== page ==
This time last year, it seemed that Arsene Wenger had finally lost the plot. After doing nothing all summer, the Frenchman launched into a chaotic flurry of last-minute action, fumbling frantically with all the finesse of Boris Johnson on a zip wire. He ended up with a host of has-beens and cast-offs - players who, frankly, weren't fit to lick Thierry Henry's jockstrap.
But now, it seems the venerable Frenchman has got his groove back. Before the window even opened, while his rivals were peering impotently through the glass, Wenger managed to snaffle Lukas Podolski, a player who has managed 44 goals for Germany - to put that total in perspective, it would put him joint-third on England's all-time goalscoring list.
Wenger followed the Podolski signing with an even more impressive coup, swooping on beleaguered Malaga to snatch Santi Cazorla, a fantasista with 45 caps for Spain. Sandwiched between these two bargains was Olivier Giroud, an imposing French striker who finished as top scorer in Ligue 1 last season.
As this column goes live, it remains unclear whether Robin Van Persie will leave for Manchester United. But even if RVP does go north, Wenger will feel confident about his attacking options after an excellent summer's work.
Given that the majority of Arsenal's pre-season programme has been taken up by teams such as Dartfood, Boreham Wood and Chesham United, it's hard to read too much into their Premier League preamble. The one time they came up against crack opposition, they were brushed aside by Manchester City in China. Wenger will hope for a significant improvement when Arsenal to travel to City in the league at the end of August.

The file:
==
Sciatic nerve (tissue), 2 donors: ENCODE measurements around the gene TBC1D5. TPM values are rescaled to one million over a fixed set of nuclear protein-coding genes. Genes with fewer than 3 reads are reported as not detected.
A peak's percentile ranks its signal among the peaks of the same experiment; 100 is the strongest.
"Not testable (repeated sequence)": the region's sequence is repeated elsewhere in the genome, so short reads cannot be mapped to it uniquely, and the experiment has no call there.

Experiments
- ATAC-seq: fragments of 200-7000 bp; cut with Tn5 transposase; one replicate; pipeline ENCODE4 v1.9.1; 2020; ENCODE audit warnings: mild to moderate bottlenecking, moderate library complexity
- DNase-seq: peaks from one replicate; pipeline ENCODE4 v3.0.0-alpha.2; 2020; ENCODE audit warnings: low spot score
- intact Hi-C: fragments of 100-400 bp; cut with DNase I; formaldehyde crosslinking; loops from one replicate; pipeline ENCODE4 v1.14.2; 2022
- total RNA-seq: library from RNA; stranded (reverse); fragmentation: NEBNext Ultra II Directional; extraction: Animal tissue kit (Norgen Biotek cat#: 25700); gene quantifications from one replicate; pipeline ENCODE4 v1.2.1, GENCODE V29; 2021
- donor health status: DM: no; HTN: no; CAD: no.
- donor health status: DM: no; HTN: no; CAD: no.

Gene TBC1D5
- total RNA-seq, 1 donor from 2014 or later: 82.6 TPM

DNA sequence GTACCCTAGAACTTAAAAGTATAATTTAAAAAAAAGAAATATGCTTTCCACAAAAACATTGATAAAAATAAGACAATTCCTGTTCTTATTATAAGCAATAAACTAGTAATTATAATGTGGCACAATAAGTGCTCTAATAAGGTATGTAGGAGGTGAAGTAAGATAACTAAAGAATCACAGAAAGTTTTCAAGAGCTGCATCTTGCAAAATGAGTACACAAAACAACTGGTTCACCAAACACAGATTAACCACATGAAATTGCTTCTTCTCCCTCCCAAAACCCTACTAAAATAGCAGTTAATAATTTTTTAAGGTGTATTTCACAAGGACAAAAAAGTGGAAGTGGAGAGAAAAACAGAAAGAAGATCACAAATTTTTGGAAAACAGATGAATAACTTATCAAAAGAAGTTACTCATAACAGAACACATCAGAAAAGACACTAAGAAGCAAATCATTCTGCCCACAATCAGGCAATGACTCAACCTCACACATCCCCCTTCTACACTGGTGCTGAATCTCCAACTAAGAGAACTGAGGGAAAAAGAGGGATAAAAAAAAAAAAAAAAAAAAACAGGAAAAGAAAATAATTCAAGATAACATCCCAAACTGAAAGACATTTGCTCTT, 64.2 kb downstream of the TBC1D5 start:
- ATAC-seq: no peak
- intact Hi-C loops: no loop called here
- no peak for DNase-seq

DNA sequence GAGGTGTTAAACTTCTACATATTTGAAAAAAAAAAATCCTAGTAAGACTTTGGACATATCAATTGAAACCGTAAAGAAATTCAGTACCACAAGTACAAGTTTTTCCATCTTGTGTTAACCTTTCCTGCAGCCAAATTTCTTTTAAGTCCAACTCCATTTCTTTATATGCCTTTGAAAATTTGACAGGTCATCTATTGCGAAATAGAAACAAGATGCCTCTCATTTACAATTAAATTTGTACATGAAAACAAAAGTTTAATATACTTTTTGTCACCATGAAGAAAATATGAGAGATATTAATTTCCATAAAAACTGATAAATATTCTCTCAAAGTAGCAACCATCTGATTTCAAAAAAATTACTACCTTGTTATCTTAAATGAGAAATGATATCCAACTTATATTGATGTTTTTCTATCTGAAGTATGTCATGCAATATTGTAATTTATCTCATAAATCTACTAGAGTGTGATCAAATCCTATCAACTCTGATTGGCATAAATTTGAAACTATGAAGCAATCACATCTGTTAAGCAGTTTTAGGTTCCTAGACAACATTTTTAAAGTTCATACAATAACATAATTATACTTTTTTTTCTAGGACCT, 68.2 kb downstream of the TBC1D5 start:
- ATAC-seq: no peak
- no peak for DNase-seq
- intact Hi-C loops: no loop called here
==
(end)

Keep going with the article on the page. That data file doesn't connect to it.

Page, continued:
Reasons why they'll be successful
With Alex Oxlade-Chamberlain, who starred for England at the European Championships, combining with Jack Wilshire, Cazorla and his compatriot Mikel Arteta, Arsenal have the guile to unpick any defence.
If Theo Walcott recaptures the form which earned him comparisons with Henry as a teenager, and Jack Wilshire returns from his long-term ankle injury, the Gunners' offensive battery will rival any in the Premier League.
Reasons why not
Wenger may have bought some gifted attackers, but then he always does. Attack is his forte; building a defence always seems a chore rather than the pleasure it was for his illustrious predecessor George Graham.
At the back, Arsenal still look shaky. Per Mertesacker would probably lose a 10-metre sprint to Eric Pickles, while Laurent Koscielny, although much improved, is hardly in the Vidic or Kompany class. Goalkeeper Wojciech Szczesny appears destined to be a world beater, and he'll get plenty of chances to show his prowess this season.
Since the 2004 team was broken up, Arsenal have been a team in permanent transition. Like some demented alchemist, Wenger seems to rip up each masterplan as soon as it nears fruition, before furiously sketching out a new one - denying his team the stability it needs.
This season appears little different. Arsenal's squad looks stronger than last season's, but with City and Chelsea boasting such an array of options, it's hard to see how the Gunners can improve on their third-place finish of 2011-12. Reaching the latter stages of the Champions League, and qualifying for the competition in 2013-14, probably represents a best-case scenario.
3rd in the Premier League, with the possibility of winning one of the domestic cups.